A nearly two-week old U.N.-brokered cease-fire in Syria continued to fray Tuesday, amid reports of government shelling in the country's third and fourth largest cities of Homs and Hama, despite visits to those areas by U.N. observers. A bomb blast was also reported in the center of Damascus.
U.N. observers continued their mission to Syria's fourth largest city of Hama Tuesday, speaking to residents who voiced anger over government attacks in their area.
Witnesses say government troops shelled parts of Homs, Hama and the Damascus suburb of Douma during the past 48 hours. Opposition activists say the attacks took place just after U.N. observers visited those regions. Government tanks stormed two other Damascus suburbs.
Despite an international cease-fire, the Syrian government says it will respond to what it calls "armed terrorists."
A spokesman for the U.N. observers, Neeraj Singh, said that the initial team of six has been strengthened to 11. A larger team of 300 is expected in the near future.
"The team spent a considerable amount of time going around, meeting with the people but also conducting patrols afterwards," Singh said. "Contacts are continuing, we are establishing liaisons with all the parties, preparing the ground for the larger mission coming in."
Syrian state TV reported that a car bomb went off in central Damascus with several casualties reported. At least three members of the government's military intelligence forces were also reported to have been killed elsewhere.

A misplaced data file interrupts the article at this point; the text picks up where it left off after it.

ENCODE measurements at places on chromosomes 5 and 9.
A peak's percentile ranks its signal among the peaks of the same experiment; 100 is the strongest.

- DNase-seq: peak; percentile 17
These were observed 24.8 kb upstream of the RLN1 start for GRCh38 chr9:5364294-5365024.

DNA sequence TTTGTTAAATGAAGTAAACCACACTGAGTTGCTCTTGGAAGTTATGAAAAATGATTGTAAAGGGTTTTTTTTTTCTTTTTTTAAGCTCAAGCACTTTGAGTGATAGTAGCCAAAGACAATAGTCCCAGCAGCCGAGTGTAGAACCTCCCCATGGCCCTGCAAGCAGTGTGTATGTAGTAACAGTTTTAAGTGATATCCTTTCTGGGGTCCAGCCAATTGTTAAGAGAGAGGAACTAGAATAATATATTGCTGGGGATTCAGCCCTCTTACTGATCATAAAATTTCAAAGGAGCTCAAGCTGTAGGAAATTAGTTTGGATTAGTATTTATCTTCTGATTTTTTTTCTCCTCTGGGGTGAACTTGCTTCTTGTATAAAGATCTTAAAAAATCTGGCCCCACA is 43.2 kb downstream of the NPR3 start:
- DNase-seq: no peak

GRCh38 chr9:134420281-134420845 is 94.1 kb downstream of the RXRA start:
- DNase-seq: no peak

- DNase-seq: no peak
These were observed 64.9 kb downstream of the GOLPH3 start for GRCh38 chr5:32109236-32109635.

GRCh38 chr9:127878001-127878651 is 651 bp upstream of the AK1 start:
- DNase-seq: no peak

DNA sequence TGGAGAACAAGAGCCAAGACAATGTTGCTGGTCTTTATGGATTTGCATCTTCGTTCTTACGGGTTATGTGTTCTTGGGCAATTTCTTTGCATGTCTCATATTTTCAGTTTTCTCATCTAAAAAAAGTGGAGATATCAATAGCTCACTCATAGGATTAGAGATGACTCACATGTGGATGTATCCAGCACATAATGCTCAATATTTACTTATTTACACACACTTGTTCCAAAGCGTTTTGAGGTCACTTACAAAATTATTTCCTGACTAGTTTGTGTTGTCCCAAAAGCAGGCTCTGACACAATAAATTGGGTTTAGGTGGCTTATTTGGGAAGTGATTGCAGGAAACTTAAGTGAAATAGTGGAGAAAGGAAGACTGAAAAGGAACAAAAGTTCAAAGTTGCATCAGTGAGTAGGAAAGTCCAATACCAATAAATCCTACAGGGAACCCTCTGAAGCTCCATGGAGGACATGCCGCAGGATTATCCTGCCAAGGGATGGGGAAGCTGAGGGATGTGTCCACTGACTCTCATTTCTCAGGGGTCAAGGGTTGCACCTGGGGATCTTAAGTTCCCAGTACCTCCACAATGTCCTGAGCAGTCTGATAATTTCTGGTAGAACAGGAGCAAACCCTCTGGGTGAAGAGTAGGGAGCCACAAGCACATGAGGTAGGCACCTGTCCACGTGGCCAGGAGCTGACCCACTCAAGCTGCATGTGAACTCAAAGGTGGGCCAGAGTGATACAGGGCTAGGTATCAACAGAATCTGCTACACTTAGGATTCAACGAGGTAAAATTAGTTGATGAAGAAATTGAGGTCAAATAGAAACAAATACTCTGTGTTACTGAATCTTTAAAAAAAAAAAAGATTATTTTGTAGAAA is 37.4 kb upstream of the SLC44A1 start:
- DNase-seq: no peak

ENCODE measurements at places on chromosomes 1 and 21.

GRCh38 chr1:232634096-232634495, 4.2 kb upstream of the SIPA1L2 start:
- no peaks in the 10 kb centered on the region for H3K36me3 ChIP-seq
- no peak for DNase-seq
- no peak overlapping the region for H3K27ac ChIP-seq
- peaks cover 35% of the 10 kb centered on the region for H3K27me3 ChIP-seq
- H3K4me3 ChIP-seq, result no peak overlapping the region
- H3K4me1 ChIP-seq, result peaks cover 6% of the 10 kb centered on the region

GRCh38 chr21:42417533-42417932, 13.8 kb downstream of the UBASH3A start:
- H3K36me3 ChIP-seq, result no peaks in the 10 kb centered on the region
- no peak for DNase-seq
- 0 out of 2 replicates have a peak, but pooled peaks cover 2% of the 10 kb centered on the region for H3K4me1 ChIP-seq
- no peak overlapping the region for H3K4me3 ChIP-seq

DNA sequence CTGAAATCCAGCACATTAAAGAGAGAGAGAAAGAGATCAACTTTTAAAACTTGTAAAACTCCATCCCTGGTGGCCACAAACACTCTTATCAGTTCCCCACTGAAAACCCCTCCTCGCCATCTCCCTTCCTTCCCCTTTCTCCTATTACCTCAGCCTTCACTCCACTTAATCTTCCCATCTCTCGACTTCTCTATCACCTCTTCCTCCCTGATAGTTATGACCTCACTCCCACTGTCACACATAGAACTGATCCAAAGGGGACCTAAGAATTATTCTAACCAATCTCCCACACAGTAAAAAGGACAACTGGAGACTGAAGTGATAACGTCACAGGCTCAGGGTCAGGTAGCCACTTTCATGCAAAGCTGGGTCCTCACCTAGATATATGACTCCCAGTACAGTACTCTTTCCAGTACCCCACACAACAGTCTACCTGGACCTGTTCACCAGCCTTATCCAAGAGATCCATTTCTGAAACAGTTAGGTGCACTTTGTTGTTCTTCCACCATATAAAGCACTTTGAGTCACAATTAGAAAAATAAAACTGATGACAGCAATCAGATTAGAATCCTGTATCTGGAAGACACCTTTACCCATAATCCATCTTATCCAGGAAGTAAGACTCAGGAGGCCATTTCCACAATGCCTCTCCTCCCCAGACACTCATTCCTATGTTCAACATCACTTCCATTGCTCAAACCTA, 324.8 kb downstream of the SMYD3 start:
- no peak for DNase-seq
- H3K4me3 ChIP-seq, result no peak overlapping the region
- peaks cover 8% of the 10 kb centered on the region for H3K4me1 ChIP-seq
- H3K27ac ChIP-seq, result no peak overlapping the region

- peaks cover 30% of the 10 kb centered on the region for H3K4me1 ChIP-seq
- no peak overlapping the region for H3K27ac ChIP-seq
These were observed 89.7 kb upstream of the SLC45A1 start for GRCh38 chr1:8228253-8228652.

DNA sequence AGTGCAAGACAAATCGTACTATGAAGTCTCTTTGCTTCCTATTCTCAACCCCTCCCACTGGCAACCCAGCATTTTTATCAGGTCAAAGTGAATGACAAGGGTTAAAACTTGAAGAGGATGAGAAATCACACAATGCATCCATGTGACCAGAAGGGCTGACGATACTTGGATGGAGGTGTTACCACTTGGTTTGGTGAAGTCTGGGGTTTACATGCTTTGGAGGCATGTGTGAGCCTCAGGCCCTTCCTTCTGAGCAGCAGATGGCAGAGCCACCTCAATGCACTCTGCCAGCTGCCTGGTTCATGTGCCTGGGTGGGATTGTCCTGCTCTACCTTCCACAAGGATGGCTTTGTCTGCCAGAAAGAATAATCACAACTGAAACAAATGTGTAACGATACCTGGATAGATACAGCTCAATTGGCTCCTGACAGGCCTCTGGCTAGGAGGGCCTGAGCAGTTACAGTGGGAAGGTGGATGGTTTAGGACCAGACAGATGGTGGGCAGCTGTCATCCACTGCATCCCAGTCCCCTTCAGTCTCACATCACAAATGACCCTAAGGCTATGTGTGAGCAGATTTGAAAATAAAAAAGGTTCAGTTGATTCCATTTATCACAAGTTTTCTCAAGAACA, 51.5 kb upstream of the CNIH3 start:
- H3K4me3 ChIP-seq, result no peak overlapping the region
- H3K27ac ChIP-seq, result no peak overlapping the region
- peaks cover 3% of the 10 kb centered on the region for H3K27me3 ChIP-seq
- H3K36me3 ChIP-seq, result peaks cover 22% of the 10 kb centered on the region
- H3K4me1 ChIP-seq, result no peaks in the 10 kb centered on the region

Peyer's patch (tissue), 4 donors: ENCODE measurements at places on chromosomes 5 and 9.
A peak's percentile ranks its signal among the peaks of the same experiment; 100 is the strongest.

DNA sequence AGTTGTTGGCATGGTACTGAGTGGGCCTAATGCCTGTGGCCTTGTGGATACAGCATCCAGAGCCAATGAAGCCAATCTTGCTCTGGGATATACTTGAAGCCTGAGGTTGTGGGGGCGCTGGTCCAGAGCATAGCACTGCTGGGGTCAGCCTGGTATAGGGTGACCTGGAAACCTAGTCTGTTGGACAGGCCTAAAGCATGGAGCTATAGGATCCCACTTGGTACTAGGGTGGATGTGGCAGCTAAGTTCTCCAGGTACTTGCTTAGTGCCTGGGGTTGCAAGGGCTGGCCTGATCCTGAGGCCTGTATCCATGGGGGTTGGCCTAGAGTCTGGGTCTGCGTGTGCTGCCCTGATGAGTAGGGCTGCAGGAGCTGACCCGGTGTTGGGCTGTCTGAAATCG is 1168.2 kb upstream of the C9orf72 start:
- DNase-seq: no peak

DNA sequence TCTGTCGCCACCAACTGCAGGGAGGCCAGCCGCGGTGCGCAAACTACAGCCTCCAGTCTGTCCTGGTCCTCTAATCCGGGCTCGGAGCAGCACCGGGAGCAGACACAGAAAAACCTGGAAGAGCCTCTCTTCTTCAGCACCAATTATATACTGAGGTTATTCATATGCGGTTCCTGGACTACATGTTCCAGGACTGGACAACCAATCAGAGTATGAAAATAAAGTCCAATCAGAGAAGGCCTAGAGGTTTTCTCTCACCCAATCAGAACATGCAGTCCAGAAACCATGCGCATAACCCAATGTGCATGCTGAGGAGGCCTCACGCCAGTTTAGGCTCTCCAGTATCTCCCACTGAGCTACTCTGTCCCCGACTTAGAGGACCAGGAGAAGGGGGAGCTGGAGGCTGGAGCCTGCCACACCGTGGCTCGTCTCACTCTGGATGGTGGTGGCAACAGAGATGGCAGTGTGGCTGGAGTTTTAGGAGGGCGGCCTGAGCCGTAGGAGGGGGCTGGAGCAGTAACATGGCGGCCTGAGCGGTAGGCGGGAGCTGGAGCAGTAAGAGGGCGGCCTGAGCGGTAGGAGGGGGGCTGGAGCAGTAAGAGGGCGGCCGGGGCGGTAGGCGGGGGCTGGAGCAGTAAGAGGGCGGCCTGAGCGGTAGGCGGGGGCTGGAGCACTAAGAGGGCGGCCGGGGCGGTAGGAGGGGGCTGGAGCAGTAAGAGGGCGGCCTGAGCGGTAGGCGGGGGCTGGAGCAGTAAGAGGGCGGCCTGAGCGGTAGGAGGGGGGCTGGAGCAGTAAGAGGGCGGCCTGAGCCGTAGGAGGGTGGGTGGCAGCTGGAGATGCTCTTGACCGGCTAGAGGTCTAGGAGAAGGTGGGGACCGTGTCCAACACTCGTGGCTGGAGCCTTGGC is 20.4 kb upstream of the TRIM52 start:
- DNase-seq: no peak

Timor Goksel, the former spokesman of the U.N. peacekeepers in Lebanon. defended the observer mission in Syria. He said it will take time for the team to deploy and get acclimated, but that it would ultimately have a positive effect on the situation.
"Once they are there in force with the proper command structure, then they will try to start making themselves felt by going to trouble spots and doing reporting," said Goksel. "We are hoping to get unbiased, neutral, impartial reports that we don't get from anybody else and by their presence in the area, they will calm down the situation and help contribute to an atmosphere of dialogue of some sort, but they are not the ones who are going to solve this problem."
Goksel said that extra time is needed to get the full observer team on the ground, since the Syrian government insists on approving what nations will participate.
Analyst Nadim Shehadi of Chatham House in London, however, said that time is of the essence in deploying the U.N. observer team.
"We should not repeat the Iraq experience of the '90s of allowing Saddam Hussein to massacre his people while the world is undecided about what to do," said Shehadi. "Time is not a neutral element. Time is measured by people being killed and by the regime gaining an upper hand."
In an interview with the Arab daily Al Hayat, Tunisian President Moncef Marzouki insisted that Syrian President Bashar al-Assad would ultimately be forced out of office "dead or alive." But, he warned Mr. Assad, "it is better for you to leave with your family alive," so as to avoid the "deaths of tens of thousands of innocents."
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